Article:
Fire an 8 shot burst at full resolution and JPEG fine image quality with the camera's 8 fps continuous high-speed shooting mode and the write time for those shots approaches 19.5 seconds - make that burst a RAW/JPEG combo and you get only six shots as well as a 30 second write time. Switching to a 45 MB/sec card produced 19.25 and 25 second write times for those same bursts, respectively.
Shutter Lag (press-to-capture, pre-focused)
|Nikon Coolpix P500||0.01|
|Canon PowerShot SX30||0.01|
|Fujifilm FinePix HS20 EXR||0.01|
AF Acquisition (press-to-capture, no pre-focus)
|Nikon Coolpix P500||0.30|
|Fujifilm FinePix HS20 EXR||0.33|
|Canon PowerShot SX30||0.35|
|Nikon Coolpix P500||5||10.0 fps|
|Fujifilm FinePix HS20 EXR||8||8.0 fps|
|Canon PowerShot SX30||∞||1.4 fps|
|Olympus SP800-UZ||10||1.2 fps|
The HS20 is pretty good about displaying images during high-speed captures - there's a brief blackout after the first shot but succeeding shots come up quickly and tracking moving subjects is easier than with many other compact digitals. Of course, shooting full resolution at high speed you're finished in 1 second, but if you opt for the 11 fps rate the camera can capture approximately 32 images and take about 3 seconds to do so, so the ability to visually track fast moving subjects is a plus.
The HS20 features a panorama shooting mode that can stitch multiple images together to form single images with 120, 180, or 360° fields of view. This mode is simple and easy to use, rivaling the Sony A55 DSLR for ease-of-use and overall performance.
Fuji reports a 0.16 second AF acquisition time for the HS20 but our studio measurement came in at 0.33 seconds - well short of the claimed figure but right in the ballpark with the better performing super zooms we've tested recently. In the field the camera seemed fairly quick at wide angle in good light. More significantly, this perceived speed carried over to telephoto in good light as well. But while the HS20 performed steadily in quick autofocus acquisition at the wide-angle end of the zoom, as the lens was zoomed out towards maximum telephoto the camera became a bit inconsistent in acquiring focus - not an unusual occurrence in compacts zoomed to long telephoto focal ranges.
I had a difficult time trying to isolate hummingbirds in flight against a busy background of foliage and other backyard objects - the HS20 doesn't allow the user to size the focus area as some compacts do, and the camera kept selecting the background over the bird. The ability to minimize the focus point size for more precise focus selection would be a welcome addition to this camera's feature set.
Hummingbirds are an admittedly tough assignment to photograph and my best results (which weren't DSLR-esque) came by establishing focus at a point and then waiting for a bird to insert herself into the shot. By contrast, the same angle shot with a DSLR produced consistent results with the ability to isolate the bird in flight against the background. The HS20 produces good AF results for a compact, but it's not in the DSLR's league in this respect. Shutter lag seemed quick in the field and our studio results confirmed this - the HS20 produced a 0.01 shutter lag time.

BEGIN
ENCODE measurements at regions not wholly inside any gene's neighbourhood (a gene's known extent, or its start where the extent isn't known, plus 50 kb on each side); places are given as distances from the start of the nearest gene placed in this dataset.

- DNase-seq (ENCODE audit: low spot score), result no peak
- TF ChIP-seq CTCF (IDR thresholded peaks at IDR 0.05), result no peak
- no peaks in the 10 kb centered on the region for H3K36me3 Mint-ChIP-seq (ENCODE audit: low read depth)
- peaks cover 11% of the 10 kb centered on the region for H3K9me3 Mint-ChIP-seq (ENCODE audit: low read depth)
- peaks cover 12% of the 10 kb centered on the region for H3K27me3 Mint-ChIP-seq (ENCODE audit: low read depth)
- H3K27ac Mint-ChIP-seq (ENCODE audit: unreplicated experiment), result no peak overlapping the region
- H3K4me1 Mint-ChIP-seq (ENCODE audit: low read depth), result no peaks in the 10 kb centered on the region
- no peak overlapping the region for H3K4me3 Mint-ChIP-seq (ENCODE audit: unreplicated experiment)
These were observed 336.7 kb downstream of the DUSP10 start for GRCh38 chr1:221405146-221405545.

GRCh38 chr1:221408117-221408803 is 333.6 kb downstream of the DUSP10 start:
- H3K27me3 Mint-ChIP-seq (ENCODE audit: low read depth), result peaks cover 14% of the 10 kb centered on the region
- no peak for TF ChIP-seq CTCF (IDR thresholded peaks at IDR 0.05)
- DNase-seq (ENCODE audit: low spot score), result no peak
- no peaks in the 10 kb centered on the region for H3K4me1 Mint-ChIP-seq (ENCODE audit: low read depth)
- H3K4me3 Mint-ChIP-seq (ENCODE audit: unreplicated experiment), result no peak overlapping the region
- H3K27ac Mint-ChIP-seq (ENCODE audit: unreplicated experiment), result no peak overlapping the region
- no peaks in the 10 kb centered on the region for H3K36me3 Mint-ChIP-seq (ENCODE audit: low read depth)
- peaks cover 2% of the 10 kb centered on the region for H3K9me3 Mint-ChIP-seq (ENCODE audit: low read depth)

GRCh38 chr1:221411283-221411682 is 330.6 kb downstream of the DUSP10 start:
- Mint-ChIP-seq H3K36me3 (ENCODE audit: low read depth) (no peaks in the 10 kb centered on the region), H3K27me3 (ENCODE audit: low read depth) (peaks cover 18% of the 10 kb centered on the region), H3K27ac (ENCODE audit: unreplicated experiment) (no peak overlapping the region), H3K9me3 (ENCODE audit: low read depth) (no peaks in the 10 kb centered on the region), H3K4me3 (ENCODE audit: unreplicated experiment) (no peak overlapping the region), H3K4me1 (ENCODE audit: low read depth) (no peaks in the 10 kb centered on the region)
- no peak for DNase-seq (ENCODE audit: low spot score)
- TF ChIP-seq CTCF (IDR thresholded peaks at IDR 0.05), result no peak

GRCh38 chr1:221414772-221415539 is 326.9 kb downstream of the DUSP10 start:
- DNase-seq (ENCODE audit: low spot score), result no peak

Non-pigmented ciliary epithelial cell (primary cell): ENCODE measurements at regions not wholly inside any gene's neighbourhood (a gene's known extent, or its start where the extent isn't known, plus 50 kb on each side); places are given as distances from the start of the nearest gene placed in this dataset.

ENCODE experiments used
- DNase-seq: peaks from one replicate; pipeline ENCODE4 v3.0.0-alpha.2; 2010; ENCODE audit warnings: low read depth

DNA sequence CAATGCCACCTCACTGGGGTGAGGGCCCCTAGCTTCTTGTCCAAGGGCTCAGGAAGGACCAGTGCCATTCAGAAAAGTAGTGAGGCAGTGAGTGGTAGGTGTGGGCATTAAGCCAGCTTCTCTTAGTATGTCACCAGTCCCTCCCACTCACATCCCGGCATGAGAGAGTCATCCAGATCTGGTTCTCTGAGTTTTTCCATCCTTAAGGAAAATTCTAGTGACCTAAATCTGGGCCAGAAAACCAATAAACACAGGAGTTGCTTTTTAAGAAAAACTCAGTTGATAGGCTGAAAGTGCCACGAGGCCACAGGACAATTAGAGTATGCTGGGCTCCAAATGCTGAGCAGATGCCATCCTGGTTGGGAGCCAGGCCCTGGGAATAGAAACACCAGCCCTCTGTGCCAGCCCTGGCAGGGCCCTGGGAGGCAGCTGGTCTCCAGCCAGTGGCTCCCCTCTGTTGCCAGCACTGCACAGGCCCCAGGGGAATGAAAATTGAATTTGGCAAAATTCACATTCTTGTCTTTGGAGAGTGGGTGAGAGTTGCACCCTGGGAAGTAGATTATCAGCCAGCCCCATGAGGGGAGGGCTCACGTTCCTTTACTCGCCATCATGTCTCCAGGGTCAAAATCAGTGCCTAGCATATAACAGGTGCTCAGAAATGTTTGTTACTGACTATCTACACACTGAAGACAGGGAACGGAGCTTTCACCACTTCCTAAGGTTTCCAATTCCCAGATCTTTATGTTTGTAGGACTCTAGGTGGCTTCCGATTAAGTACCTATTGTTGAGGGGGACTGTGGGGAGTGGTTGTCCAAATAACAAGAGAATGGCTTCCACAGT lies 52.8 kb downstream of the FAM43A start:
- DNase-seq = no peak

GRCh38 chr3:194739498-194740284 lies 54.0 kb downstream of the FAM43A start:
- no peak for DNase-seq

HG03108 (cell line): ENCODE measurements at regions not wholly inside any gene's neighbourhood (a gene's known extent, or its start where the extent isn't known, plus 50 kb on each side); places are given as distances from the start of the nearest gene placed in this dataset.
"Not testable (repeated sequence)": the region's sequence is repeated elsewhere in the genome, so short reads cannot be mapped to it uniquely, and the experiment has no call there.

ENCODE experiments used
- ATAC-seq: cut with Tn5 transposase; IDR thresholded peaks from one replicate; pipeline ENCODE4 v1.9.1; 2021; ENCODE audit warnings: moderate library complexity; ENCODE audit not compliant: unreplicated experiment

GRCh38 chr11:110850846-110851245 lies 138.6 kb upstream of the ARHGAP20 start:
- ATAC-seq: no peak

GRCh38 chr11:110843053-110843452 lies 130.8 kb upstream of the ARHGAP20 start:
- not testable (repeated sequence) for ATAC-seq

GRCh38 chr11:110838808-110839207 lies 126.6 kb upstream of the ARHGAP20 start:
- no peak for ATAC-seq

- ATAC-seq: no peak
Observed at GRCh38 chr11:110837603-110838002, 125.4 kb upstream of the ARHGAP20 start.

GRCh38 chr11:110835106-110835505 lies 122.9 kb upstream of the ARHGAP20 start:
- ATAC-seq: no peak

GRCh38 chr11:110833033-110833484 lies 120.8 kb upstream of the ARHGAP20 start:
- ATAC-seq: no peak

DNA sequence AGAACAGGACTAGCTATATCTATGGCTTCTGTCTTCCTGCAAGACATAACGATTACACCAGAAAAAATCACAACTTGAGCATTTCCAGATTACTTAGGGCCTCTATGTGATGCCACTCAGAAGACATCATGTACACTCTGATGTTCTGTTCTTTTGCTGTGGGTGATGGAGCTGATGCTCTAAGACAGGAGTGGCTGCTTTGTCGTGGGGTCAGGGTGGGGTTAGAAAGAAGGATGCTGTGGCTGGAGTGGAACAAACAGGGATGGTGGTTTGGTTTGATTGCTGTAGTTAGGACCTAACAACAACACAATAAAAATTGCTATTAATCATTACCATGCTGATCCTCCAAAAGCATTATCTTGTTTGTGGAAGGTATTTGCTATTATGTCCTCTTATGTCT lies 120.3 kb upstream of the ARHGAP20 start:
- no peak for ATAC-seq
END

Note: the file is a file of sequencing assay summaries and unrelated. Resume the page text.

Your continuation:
The FinePix HS20 specifications list sensor shift (mechanical stabilization) as the image stabilization (IS) mechanism, but both the basic and regular user's manuals briefly mention a dual IS system utilizing both sensor shift and high ISO sensitivity. This dual system is enabled continuously by default - the user may opt to activate it in the act of shooting only or disable it altogether. Fuji recommends disabling the system when the camera is used on a tripod, which suggests that stabilization is an all or nothing package - certainly there are no menu items that allow the user to enable sensor shift while disabling the high ISO portion of the equation. In practice, shooting in the manual modes with ISO set by the user to something other than auto, the HS20 did not change ISO with the dual stabilization system enabled, so apparently you can keep the sensor shift stabilization and dispense with high ISO by going manual.
When shooting dark scenes or using the telephoto in EXR auto mode, the HS20 offers an "advanced anti blur" feature - disabled by default - that uses the camera's high-speed shooting prowess to combine four frames of higher ISO images at reduced resolution into a single image. I left this feature disabled for the review.
And while not stabilization per se, there is also a " best frame capture mode" that starts recording photos at 11 fps at 8 megapixel resolution with a half push the shutter button. When the shot you're waiting on appears, fully press the shutter button and the camera captures up to 16 frames including pre-recorded frames, giving you the opportunity to select the best shot.